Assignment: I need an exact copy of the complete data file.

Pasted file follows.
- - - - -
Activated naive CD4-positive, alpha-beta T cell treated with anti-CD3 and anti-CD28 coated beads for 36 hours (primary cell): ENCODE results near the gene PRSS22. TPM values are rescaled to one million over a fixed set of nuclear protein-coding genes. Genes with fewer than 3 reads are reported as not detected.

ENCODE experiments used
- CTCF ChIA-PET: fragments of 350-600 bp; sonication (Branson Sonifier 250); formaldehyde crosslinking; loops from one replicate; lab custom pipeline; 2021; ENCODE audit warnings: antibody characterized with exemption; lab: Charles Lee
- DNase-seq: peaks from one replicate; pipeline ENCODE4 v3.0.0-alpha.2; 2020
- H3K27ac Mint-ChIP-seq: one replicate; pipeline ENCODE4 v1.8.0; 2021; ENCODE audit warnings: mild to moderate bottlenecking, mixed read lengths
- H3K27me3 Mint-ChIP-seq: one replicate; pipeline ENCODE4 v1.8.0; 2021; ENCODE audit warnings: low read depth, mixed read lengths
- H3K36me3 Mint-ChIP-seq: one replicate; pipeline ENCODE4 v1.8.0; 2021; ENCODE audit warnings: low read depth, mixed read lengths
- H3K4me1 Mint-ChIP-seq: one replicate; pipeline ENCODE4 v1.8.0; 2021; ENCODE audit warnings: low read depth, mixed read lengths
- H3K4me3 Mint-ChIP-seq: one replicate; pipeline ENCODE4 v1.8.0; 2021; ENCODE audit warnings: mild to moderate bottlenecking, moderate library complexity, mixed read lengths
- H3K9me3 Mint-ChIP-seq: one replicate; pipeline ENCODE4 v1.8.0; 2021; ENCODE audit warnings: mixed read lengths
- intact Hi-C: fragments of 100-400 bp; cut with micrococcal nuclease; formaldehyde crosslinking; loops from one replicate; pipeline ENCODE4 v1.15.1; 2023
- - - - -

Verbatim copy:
Activated naive CD4-positive, alpha-beta T cell treated with anti-CD3 and anti-CD28 coated beads for 36 hours (primary cell): ENCODE results near the gene PRSS22. TPM values are rescaled to one million over a fixed set of nuclear protein-coding genes. Genes with fewer than 3 reads are reported as not detected.

ENCODE experiments used
- CTCF ChIA-PET: fragments of 350-600 bp; sonication (Branson Sonifier 250); formaldehyde crosslinking; loops from one replicate; lab custom pipeline; 2021; ENCODE audit warnings: antibody characterized with exemption; lab: Charles Lee
- DNase-seq: peaks from one replicate; pipeline ENCODE4 v3.0.0-alpha.2; 2020
- H3K27ac Mint-ChIP-seq: one replicate; pipeline ENCODE4 v1.8.0; 2021; ENCODE audit warnings: mild to moderate bottlenecking, mixed read lengths
- H3K27me3 Mint-ChIP-seq: one replicate; pipeline ENCODE4 v1.8.0; 2021; ENCODE audit warnings: low read depth, mixed read lengths
- H3K36me3 Mint-ChIP-seq: one replicate; pipeline ENCODE4 v1.8.0; 2021; ENCODE audit warnings: low read depth, mixed read lengths
- H3K4me1 Mint-ChIP-seq: one replicate; pipeline ENCODE4 v1.8.0; 2021; ENCODE audit warnings: low read depth, mixed read lengths
- H3K4me3 Mint-ChIP-seq: one replicate; pipeline ENCODE4 v1.8.0; 2021; ENCODE audit warnings: mild to moderate bottlenecking, moderate library complexity, mixed read lengths
- H3K9me3 Mint-ChIP-seq: one replicate; pipeline ENCODE4 v1.8.0; 2021; ENCODE audit warnings: mixed read lengths
- intact Hi-C: fragments of 100-400 bp; cut with micrococcal nuclease; formaldehyde crosslinking; loops from one replicate; pipeline ENCODE4 v1.15.1; 2023